Cyber Investigator OSINT CTF “Cyber Crime” Writeup
The Cyber Society at Cardiff University runs the Cyber Investigator CTF, a free CTF with OSINT, forensics, and investigation challenges.
Here’s my writeup of the “Cyber Crime” challenges, including solutions (spoiler alert!).
If you know of any other CTFs or challenges that provide good OSINT or CTI practice, please let me know!
Q: The MAC address is: 00:0a:95:10:e2:1b. Could you tell us the manufacturer of the device that we are looking for?
A: I searched for “mac address lookup manufacturer” and found https://maclookup.app/. Entering the MAC address showed the manufacturer as Apple.
Q: There seems to be a white powdery substance synonymous with this drug leaking out of the phone in trace amounts, but attempts to open the phone have failed. We’ve weighed the device and right now it is showing as 300g. We suspect the device may have been gutted and stuffed with cocaine. Is there any way you could find out the difference between the current weight and the original (expected) weight of the device? IMEI 352602081794916.
A: I searched for “imei lookup” and found https://www.imei.info/. I entered the IMEI and it showed the phone’s weight as 138 g, which is a difference of 162 g from the phone’s current weight.
Q: I’m trying to work out whether Elon Musk’s email address has ever been included in these huge data breaches which tend to arise from organisations’ databases/sources being left exposed to the public or attacked by black hat hackers. Can you find out the name of the company whose data breach Elon’s email was spotted in? firstname.lastname@example.org.
A: I put the address into https://haveibeenpwned.com and it says that address was in the Adobe breach of October, 2013.
Q: I have spotted a few documents using this peculiar font, seemingly discussing the drop-off of goods (attached here). My thinking is that it would be easier to filter out the millions of documents that we have seized if we know the name of the font used in the exemplar document.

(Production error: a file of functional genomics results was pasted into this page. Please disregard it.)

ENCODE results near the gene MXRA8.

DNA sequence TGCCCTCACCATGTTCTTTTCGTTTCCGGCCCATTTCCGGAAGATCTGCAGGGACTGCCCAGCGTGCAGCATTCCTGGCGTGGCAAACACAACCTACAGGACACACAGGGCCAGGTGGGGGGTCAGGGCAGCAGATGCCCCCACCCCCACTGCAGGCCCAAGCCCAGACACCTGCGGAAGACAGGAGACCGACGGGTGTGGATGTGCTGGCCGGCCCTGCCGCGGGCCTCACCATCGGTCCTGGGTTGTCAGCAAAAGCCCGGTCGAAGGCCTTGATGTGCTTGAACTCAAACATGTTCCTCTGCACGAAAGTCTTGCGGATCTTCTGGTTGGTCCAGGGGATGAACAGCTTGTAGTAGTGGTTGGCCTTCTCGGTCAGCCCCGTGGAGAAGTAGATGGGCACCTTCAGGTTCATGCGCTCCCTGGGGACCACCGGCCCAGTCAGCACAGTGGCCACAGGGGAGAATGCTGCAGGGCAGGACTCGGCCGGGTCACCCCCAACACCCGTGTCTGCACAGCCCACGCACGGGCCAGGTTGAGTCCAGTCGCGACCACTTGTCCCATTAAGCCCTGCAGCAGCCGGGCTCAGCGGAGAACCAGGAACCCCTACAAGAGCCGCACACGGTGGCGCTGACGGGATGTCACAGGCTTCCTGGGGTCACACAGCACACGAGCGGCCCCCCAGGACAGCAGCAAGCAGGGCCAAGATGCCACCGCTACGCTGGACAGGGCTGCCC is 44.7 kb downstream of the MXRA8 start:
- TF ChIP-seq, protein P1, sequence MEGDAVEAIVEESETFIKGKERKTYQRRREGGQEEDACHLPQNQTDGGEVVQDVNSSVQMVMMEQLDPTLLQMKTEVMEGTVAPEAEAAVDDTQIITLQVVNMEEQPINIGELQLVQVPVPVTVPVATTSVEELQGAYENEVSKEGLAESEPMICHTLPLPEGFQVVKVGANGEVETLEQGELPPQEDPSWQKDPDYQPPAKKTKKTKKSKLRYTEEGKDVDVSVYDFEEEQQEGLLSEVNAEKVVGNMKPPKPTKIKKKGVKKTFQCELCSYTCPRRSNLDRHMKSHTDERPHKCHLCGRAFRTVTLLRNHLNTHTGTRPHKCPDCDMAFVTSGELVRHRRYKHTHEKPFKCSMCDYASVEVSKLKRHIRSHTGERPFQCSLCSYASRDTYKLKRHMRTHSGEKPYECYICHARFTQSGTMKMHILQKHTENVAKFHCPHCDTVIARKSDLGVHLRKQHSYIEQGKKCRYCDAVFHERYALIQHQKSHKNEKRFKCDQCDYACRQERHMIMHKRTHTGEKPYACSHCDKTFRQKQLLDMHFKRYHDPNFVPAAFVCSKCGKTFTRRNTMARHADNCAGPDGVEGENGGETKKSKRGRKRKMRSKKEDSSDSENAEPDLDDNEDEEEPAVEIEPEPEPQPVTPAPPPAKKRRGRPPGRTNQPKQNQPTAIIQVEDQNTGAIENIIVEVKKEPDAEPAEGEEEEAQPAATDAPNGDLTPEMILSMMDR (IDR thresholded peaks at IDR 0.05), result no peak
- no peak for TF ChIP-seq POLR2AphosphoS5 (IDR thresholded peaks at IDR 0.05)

Q: Upon inspecting the contents of the hard disk in the machine, we’ve found some code held in TXT files; the person in question seems to be something of a gamer with a preference for older titles. If it’s any help, every single one of their computer games seems to be rated PEGI 18+. Could you find out the name of the video game that the scripting language shown in the attached text file is used with? This will help us to potentially narrow down who else they have been speaking to by checking for the presence of the game on other seized machines. NOTE: Remember, its a multiplayer game.
A: I noticed the script contained “AMX Native Error 4 — AMX_ERR_BOUNDS” so I searched for that, and found https://wiki.alliedmods.net/Pawn_tutorial, which mentions Half-Life. The CTF didn’t accept this, so I kept looking, and found mentions of Counter-Strike, Quake, and Unreal, but the CTF didn’t accept these either.
Q: I’ve attached a text file which represents a section of the log data for this honeypot server, I’m wondering whether you could tell us which country is responsible for the traffic and which country is the likely target?